"The United States believes the facts already established would fully justify an immediate finding of non-compliance by Iran with its safeguards violations," US Ambassador Ken Brill told a meeting in Vienna of the International Atomic Energy Agency (IAEA) on Tuesday.
He said the US had "taken note, however, of the desire of other member-states to give Iran a last chance to stop its evasions, and have agreed today to join in the call on Iran to take 'essential and urgent' actions to demonstrate that it has done so."
Meanwhile, Iran's atomic energy body described as "positive" a report by the IAEA on Iran’s nuclear programme, the state news agency IRNA reported in Tehran.
Iranian atomic agency spokesman Saber Zaimian said a report by IAEA chief Mohamed ElBaradei had asserted Iran's right to develop nuclear power, adding that efforts in Vienna by the US to place fresh pressure on Iran had failed.
"The report by the director of the IAEA on the nuclear programme is positive, but it was expected that he recognises the right of Iran to cooperate with countries possessing nuclear weapons" in an attempt to develop civil nuclear power, he said.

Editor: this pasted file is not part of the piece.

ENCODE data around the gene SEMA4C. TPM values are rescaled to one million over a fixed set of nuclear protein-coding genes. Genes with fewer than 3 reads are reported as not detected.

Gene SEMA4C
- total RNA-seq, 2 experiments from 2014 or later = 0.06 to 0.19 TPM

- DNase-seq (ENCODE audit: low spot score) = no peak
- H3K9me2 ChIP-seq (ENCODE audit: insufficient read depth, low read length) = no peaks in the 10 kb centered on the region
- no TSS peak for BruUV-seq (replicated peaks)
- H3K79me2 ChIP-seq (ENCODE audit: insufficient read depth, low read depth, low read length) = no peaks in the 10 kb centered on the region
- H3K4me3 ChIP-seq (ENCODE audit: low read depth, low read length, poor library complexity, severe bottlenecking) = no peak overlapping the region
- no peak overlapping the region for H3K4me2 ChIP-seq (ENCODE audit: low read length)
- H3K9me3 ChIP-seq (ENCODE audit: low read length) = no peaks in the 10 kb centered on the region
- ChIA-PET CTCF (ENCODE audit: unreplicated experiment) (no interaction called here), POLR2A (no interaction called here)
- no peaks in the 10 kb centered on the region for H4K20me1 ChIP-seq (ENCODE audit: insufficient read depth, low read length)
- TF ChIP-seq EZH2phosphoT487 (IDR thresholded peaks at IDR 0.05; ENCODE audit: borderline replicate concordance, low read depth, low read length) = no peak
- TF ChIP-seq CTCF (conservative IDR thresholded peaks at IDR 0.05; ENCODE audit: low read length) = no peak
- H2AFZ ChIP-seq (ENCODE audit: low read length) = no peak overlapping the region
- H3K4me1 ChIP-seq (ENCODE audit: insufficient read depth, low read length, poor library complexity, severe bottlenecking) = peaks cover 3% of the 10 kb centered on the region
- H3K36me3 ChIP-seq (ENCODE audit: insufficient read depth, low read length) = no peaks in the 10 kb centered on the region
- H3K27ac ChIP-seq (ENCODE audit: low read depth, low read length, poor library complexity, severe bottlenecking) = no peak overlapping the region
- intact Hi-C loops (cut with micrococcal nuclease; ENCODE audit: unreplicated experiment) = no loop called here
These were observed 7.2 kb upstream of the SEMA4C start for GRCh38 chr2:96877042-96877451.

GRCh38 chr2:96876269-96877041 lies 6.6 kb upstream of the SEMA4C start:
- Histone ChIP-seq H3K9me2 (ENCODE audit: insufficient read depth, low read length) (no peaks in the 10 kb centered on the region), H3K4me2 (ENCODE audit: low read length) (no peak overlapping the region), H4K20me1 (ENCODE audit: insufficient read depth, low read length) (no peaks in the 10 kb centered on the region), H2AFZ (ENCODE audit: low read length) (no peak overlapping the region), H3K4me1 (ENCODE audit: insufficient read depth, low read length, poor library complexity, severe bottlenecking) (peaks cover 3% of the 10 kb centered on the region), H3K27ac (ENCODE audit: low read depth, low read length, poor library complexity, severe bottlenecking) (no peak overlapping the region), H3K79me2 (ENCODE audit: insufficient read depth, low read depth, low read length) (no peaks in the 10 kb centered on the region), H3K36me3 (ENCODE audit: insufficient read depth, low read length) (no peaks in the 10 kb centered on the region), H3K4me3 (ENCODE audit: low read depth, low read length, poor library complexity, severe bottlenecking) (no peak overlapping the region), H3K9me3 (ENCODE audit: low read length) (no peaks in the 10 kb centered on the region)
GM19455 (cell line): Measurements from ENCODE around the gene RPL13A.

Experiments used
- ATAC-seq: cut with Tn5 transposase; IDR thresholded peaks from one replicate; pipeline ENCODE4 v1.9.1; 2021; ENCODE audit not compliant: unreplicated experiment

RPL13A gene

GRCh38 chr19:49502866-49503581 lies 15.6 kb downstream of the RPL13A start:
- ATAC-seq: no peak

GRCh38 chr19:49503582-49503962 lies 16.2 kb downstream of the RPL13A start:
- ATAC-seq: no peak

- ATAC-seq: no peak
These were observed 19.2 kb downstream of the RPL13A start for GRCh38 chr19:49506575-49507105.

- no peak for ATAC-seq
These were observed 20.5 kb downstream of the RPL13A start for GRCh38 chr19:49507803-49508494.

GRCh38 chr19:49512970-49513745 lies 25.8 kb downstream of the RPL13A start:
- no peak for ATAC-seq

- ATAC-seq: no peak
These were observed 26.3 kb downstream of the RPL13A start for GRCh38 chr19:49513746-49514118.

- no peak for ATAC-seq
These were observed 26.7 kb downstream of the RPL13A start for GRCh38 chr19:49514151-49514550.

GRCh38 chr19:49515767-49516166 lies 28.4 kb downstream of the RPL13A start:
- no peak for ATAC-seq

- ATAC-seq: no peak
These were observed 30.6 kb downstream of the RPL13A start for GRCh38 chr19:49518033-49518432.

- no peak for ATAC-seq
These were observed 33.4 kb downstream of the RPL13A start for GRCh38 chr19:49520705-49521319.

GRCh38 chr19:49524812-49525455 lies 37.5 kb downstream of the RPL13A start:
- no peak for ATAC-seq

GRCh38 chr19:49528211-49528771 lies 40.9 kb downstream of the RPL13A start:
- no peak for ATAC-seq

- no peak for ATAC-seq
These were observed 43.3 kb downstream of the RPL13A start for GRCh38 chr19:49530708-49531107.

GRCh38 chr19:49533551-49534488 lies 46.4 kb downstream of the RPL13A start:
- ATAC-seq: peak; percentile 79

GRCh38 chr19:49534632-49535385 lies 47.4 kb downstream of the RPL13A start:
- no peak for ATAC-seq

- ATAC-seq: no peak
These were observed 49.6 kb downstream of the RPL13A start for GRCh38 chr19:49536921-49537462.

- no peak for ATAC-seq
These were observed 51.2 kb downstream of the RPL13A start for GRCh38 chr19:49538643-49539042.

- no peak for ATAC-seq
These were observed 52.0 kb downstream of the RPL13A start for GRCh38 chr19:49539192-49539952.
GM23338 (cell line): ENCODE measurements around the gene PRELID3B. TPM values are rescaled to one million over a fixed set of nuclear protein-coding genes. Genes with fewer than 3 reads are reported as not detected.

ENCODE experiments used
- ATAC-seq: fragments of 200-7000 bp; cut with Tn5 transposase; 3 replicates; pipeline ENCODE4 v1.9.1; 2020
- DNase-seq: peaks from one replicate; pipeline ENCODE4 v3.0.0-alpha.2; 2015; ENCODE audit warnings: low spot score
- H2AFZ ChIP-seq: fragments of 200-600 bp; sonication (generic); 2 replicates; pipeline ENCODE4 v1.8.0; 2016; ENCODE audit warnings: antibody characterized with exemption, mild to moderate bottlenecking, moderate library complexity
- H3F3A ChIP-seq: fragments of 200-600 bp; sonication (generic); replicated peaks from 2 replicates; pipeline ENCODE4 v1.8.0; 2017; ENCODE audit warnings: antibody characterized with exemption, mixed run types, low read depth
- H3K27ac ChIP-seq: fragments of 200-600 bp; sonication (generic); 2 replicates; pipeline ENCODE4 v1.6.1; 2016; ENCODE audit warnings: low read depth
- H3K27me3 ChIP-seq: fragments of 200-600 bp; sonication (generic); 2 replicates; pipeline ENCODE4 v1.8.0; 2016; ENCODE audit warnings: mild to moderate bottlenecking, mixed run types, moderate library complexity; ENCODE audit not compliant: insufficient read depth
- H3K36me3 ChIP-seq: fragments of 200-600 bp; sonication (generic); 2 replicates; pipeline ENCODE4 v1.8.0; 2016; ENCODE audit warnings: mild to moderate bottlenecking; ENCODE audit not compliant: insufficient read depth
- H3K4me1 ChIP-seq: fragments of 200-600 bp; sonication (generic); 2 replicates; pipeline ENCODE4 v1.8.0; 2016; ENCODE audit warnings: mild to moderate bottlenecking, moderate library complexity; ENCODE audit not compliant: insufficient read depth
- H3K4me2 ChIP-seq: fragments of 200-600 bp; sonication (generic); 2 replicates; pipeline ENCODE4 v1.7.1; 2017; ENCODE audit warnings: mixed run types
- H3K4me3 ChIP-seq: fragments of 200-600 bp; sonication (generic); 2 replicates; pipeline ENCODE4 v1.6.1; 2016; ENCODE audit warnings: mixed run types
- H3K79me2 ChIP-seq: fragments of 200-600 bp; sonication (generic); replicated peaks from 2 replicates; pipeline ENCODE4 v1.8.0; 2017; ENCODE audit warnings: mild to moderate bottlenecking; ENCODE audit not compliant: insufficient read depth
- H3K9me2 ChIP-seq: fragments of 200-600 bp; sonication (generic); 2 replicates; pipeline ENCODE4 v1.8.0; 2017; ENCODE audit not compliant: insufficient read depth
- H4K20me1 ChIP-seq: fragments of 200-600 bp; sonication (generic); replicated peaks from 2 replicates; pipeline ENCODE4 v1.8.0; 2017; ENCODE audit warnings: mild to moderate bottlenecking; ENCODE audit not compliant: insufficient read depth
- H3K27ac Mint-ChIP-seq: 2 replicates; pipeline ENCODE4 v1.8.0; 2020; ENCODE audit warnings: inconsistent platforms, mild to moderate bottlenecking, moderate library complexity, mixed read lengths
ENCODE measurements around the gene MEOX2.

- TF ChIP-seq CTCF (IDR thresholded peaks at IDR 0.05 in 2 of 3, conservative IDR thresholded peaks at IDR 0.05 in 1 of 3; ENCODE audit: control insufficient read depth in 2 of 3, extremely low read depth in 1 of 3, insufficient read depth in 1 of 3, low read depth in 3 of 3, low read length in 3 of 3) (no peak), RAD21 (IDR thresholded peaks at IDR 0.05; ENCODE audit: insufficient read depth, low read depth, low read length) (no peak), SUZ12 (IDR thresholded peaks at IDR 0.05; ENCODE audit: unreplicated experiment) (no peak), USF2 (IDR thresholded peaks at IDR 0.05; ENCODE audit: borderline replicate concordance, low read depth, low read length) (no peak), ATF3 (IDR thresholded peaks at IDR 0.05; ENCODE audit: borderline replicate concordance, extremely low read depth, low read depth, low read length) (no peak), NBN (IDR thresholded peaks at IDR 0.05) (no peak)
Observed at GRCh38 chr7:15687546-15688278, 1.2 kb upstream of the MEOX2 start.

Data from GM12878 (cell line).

ElBaradei said Iran, which is an IAEA board member, should declare all its nuclear activities and also sign an additional protocol to the international nuclear Non-proliferation treaty (NPT) which would give UN nuclear inspectors the power to make unannounced checks of its atomic facilities.
However efforts by the US to convince others that Iran is in violation of the NPT or impose a deadline for tougher inspections appear unlikely to fully succeed in the current IAEA board meeting underway in Vienna.
Zaimian said this was a "failure" for arch-enemy Washington, which argues Iran is using a nuclear power project as cover for developing nuclear weapons.
"The report by the director of the IAEA on the nuclear programme is positive"
spokesman, Iranian Atomic Agency
Washington found itself isolated when it tried to push the IAEA board to report Iran to the UN Security Council for violating its NPT obligations.
But many governors on the 35-nation board agreed to support a new resolution demanding Iran's urgent cooperation with the IAEA, once US officials dropped their Security Council plans.
Iran's ambassador to the IAEA, Ali Akbar Salehi, told reporters that Tehran has no secret weapons programme and has been fully cooperating with the U.N. He said Tehran has even "gone beyond our obligations".
"It is as though we have already provisionally applied the Additional Protocol," he said, referring to the NPT protocol that would allow the IAEA to carry out more intrusive, snap inspections.